Top 10 Fruits & Vegetables You Can Grow in the Winter

If you’re a gardening fiend, Winter is usually a time to bundle up indoors and take care of potted plants, if anything. But what if you didn’t have to give up your fruit or veggie crops even after the first snowfall? Here are 10 fruits and veggies you can plant in Winter to keep your thumbs green all season long.

​These nutrient-packed veggies are very resilient and will continue to grow even in cold climates. Ensure that they are well-watered and planted in an area that will still receive sunlight, and you’ll be able to enjoy a healthy crop of carrots throughout the winter.

Use your carrots to create warming winter soups, tasty casseroles, or simply cut them up to enjoy with dips and salad. Don’t forget that carrots are full of nutrients that help to protect eyesight and ward off colds and flu that are so prevalent during this season.

They may seem delicate, but blueberries are surprisingly hardy and can be planted during the winter without difficulty. It’s important to keep them well-pruned, so you’ll need to spend more time than usual on their maintenance.

As with all plants grown during the winter, make sure to check for damage caused by frost or snow, and address it immediately.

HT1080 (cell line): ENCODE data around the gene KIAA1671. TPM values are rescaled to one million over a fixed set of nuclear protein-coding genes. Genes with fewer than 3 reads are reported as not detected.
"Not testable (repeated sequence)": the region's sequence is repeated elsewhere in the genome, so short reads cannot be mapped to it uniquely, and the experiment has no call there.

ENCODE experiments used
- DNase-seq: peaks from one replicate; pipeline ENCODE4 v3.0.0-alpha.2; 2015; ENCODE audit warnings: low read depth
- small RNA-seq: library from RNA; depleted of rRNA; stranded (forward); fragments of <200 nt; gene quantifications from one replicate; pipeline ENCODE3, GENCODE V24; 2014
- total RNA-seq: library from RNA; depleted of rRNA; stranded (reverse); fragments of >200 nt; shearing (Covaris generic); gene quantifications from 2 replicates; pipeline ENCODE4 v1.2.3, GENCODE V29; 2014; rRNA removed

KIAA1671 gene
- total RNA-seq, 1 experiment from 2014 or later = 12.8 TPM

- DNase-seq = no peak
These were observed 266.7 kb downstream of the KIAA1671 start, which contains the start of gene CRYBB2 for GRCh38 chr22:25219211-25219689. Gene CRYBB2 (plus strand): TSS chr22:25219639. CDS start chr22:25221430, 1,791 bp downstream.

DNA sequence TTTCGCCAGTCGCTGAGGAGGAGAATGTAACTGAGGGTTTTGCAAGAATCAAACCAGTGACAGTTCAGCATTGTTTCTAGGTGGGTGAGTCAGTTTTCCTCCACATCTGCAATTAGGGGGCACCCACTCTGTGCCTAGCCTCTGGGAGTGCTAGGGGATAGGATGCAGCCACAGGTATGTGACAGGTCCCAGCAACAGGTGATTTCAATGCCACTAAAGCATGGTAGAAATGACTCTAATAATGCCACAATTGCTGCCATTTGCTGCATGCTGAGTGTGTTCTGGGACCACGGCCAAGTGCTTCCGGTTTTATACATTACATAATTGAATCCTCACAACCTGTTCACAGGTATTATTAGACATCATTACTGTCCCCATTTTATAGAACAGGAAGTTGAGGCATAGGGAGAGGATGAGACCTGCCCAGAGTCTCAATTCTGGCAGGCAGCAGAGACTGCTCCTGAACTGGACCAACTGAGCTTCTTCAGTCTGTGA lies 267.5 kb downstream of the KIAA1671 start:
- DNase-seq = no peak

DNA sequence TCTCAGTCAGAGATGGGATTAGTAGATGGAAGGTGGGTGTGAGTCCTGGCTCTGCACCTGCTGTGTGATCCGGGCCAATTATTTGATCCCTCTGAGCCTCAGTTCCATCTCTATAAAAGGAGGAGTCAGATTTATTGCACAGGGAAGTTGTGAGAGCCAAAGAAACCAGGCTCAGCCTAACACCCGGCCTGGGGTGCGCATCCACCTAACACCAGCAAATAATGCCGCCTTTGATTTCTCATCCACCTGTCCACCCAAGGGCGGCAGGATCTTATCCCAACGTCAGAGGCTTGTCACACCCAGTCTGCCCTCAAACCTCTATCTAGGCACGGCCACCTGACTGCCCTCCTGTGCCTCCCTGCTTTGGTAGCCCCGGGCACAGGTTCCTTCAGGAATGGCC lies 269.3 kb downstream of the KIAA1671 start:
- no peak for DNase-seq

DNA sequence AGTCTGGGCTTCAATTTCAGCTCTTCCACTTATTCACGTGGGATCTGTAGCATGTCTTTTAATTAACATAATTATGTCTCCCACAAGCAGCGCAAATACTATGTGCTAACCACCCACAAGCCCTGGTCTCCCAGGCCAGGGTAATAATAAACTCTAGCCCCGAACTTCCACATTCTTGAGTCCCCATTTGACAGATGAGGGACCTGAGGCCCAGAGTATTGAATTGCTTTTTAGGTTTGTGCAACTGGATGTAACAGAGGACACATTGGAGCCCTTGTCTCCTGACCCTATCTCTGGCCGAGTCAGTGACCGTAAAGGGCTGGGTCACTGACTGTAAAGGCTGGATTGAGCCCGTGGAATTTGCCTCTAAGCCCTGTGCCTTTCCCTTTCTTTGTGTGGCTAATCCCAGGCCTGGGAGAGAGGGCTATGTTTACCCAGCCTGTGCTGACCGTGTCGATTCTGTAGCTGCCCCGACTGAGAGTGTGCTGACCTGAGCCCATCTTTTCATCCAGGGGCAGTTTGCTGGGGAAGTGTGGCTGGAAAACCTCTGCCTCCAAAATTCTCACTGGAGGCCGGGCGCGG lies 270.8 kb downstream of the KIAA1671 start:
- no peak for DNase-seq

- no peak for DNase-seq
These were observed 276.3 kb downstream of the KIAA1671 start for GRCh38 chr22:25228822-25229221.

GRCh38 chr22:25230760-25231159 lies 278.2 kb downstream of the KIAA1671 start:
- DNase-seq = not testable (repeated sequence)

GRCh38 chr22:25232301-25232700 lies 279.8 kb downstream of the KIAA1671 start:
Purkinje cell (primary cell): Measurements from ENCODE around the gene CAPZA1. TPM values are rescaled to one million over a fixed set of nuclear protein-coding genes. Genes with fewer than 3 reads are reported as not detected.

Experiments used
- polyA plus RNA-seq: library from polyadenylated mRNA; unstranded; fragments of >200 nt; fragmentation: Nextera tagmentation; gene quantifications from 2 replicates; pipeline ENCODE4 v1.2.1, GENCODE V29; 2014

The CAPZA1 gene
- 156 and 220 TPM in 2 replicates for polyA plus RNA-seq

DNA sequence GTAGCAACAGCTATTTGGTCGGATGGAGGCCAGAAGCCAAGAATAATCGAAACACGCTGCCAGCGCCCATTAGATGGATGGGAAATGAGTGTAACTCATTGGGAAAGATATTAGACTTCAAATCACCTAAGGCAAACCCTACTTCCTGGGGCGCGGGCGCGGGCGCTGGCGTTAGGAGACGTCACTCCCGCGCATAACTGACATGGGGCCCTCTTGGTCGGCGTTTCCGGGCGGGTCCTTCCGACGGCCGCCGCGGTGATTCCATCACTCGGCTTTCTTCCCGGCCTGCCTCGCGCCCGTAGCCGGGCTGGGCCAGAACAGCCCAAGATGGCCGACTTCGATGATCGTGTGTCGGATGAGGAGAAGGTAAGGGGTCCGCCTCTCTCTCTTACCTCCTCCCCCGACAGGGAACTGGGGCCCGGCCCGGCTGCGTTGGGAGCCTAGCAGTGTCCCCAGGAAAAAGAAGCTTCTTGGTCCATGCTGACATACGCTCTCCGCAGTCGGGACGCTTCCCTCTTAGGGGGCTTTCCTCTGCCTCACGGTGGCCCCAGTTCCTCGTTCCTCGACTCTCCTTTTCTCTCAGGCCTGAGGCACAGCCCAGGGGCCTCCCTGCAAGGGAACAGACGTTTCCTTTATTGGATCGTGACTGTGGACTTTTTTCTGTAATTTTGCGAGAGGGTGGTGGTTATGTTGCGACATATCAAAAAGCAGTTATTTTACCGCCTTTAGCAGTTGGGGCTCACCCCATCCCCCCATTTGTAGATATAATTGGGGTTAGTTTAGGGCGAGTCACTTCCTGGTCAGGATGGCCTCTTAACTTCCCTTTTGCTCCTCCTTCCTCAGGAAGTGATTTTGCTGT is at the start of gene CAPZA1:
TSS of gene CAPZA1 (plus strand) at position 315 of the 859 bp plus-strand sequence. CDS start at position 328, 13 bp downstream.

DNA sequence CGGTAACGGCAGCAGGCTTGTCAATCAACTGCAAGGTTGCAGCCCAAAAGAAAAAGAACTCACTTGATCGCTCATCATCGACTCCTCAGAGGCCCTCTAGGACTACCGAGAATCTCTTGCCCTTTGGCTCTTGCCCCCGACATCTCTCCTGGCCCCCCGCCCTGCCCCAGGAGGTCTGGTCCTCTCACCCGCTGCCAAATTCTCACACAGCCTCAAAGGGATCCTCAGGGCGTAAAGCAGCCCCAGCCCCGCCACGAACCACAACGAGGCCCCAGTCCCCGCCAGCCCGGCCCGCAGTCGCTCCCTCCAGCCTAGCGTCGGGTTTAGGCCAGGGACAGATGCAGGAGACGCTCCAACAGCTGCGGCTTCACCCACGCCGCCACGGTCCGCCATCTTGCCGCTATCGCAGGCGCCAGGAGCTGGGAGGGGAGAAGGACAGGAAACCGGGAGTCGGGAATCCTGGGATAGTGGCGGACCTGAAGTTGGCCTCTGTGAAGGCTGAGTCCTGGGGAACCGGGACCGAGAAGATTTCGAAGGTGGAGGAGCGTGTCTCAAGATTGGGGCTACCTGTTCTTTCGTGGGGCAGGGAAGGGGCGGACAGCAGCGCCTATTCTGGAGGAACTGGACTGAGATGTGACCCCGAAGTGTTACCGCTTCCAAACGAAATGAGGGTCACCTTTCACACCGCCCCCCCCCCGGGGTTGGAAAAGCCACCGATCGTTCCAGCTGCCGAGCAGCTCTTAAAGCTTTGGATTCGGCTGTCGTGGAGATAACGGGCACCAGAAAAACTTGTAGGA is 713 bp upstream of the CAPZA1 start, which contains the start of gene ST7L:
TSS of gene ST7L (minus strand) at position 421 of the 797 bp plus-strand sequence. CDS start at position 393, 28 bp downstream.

There’s so much you can do with blueberries during the winter! Bake them into delicious muffins, add them to your pancake batter, use them to dress a winter dessert, or toss them into healthy smoothies.

They’re high in antioxidants, which helps to protect your general health, and there’s also evidence to suggest they can prevent high blood pressure, cholesterol problems, and viral infections.

​Onions take a long time to grow, but they will certainly survive the winter, giving you a bumper crop by the time summer rolls around. If you want to enjoy onions in the winter, plant them in late spring or early summer.

Onions don’t require a lot of maintenance as they grow, beyond ensuring that they have sufficient water and sunlight. Check for signs of cold weather damage, but this is not likely to happen unless your garden experiences an especially brutal snap.

There are lots of delicious ways to enjoy onions. Use them to make a warming winter soup, add them to salads, include them in omelettes, or bake them into tasty onion sourdough. We’re salivating just thinking about it!